A reader: The summer heat came so early and I’m not ready. I think I may need to have my air conditioner replaced. The contractor I usually call has retired, so now I have to find someone new. Who should I call? And how do I know I can trust them?
Action Line: You’re right to be concerned. Hiring someone to come into your home can sometimes cause anxiety. Please use extra caution when you are inviting anyone you don’t know into your home.
So, the first thing you want to do is … your research. Plan to get pricing from at least three contractors. Before calling an air conditioning contractor and inviting them in, check out their state license at: www.cslb.ca.gov/
Go to www.bbb.org and check out the company’s Business Review. You will find customer reviews, complaints and other information that will be helpful in your decision making. You usually will find information on licensing as well.
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Make sure the company has a license that is current and active.
Check to see if they have workers’ compensation and liability insurance coverage. According to the Contractors State License Board, if a contractor has employees, he/she is required to carry workers’ compensation insurance.
The importance of this cannot be overstated. If a worker is injured working on your property and the contractor doesn’t have insurance, you could be financially liable to pay for injuries and rehabilitation. Your homeowner’s insurance may or may not cover those costs. You should check with your insurance carrier to make sure the workers’ compensation insurance coverage being provided by the contractor is adequate. Learn more from the California Department of Insurance, www.insurance.ca.gov/.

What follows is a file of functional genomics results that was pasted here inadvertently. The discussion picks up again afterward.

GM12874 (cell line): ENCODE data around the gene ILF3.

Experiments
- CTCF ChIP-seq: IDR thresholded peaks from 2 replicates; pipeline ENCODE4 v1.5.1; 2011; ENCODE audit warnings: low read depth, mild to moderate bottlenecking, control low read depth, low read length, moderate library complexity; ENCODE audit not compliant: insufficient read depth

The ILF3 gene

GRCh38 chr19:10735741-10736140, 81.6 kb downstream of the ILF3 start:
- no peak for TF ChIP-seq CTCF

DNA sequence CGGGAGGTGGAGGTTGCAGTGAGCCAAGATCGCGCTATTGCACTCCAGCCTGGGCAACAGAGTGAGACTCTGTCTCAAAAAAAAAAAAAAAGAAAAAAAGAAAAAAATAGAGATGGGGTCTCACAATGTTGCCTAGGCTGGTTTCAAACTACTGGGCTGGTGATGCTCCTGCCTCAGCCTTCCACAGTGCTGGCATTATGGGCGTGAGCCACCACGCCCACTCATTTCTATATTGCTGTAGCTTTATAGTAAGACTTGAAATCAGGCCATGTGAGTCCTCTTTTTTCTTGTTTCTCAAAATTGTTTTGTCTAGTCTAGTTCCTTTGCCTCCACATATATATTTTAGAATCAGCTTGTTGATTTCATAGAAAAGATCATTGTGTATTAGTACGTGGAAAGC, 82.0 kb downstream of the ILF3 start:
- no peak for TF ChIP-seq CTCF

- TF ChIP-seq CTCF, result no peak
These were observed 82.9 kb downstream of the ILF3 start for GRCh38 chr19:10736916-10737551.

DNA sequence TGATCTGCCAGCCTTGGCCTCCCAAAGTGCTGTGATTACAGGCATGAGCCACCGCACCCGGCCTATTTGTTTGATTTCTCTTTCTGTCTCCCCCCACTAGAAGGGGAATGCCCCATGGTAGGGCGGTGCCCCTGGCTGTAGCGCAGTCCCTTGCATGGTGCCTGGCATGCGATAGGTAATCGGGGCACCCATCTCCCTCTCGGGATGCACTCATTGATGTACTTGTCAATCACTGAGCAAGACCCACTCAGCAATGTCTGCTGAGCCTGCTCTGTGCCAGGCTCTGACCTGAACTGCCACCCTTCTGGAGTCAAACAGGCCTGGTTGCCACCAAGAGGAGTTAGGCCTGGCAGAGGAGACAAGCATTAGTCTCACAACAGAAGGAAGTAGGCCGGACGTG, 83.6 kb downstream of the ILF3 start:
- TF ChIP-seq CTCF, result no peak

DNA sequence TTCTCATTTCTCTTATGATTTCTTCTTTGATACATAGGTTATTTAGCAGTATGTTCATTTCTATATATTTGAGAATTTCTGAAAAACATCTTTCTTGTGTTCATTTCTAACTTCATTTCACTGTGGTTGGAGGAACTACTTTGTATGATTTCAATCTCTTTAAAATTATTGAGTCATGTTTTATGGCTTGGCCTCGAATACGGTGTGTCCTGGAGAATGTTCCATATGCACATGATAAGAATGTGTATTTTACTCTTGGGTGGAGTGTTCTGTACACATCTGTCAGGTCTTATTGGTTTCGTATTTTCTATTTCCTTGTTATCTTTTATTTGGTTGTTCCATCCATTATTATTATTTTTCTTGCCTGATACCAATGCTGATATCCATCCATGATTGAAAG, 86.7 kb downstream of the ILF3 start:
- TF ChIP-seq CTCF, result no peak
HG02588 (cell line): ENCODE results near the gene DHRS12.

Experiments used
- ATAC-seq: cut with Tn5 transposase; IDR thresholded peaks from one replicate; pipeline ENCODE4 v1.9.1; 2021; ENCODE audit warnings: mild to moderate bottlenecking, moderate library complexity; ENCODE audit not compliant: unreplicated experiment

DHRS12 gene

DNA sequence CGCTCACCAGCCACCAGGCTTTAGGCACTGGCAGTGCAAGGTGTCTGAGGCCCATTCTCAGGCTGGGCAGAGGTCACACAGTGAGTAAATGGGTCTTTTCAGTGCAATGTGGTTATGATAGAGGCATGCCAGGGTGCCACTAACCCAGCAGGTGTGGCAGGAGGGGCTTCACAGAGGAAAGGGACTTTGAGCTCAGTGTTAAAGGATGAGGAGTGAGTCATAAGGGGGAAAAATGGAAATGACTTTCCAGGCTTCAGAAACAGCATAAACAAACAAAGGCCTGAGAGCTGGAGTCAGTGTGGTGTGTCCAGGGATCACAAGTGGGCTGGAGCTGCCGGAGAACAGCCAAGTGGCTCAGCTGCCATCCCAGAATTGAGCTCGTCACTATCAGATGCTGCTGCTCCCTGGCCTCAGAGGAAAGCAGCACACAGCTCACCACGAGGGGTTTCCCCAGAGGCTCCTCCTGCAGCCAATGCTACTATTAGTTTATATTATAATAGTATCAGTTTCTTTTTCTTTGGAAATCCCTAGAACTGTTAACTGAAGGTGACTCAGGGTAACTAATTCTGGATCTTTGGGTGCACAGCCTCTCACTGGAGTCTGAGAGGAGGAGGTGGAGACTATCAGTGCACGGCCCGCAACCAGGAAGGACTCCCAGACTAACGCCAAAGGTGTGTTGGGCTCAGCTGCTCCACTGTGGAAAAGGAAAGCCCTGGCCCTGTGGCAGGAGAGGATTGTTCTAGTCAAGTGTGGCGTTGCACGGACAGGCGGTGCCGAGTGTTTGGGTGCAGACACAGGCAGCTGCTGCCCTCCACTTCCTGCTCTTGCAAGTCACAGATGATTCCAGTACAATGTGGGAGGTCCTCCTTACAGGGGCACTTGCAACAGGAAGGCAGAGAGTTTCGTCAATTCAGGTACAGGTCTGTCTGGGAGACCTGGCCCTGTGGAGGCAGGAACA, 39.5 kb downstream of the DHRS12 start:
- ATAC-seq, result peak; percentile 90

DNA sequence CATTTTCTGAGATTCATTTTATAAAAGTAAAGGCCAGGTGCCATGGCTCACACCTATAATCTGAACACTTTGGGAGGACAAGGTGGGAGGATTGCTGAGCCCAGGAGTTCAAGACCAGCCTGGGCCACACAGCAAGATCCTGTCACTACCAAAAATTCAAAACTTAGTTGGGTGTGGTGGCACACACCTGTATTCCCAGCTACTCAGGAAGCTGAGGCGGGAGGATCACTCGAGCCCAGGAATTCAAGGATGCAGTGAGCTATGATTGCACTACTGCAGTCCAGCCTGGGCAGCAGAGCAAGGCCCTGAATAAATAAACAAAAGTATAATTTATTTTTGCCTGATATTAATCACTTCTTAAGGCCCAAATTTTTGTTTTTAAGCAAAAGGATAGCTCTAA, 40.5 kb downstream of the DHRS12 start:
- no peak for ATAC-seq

Don’t forget to ask friends, family members or neighbors if they have someone they would recommend to you. If they were satisfied with their contractor, chances are, you will be, too.
You should ask for references and then call them. Ask about the scope of work that was performed and if the performance was satisfactory.
Go online and look at review sites. Gather as much information about the companies as you can.
Ask what forms of payment they accept so that you will be prepared when it comes time to pay the contractor.
When it’s time to have someone come out, get a written estimate. Always get everything in writing. An estimate should be clear and include the who, the what, the where, the when and the cost of the work to be performed.
You might also ask what forms of payment they accept.
Remember, the lowest bid isn’t always the best price. Do your research.
Action Line is written by Blair Looney, president and CEO for the Better Business Bureau serving Central California. Send your consumer concerns, questions and problems to Action Line at the Better Business Bureau, 4201 W. Shaw Ave., Suite 107, Fresno, CA 93722 or email@example.com.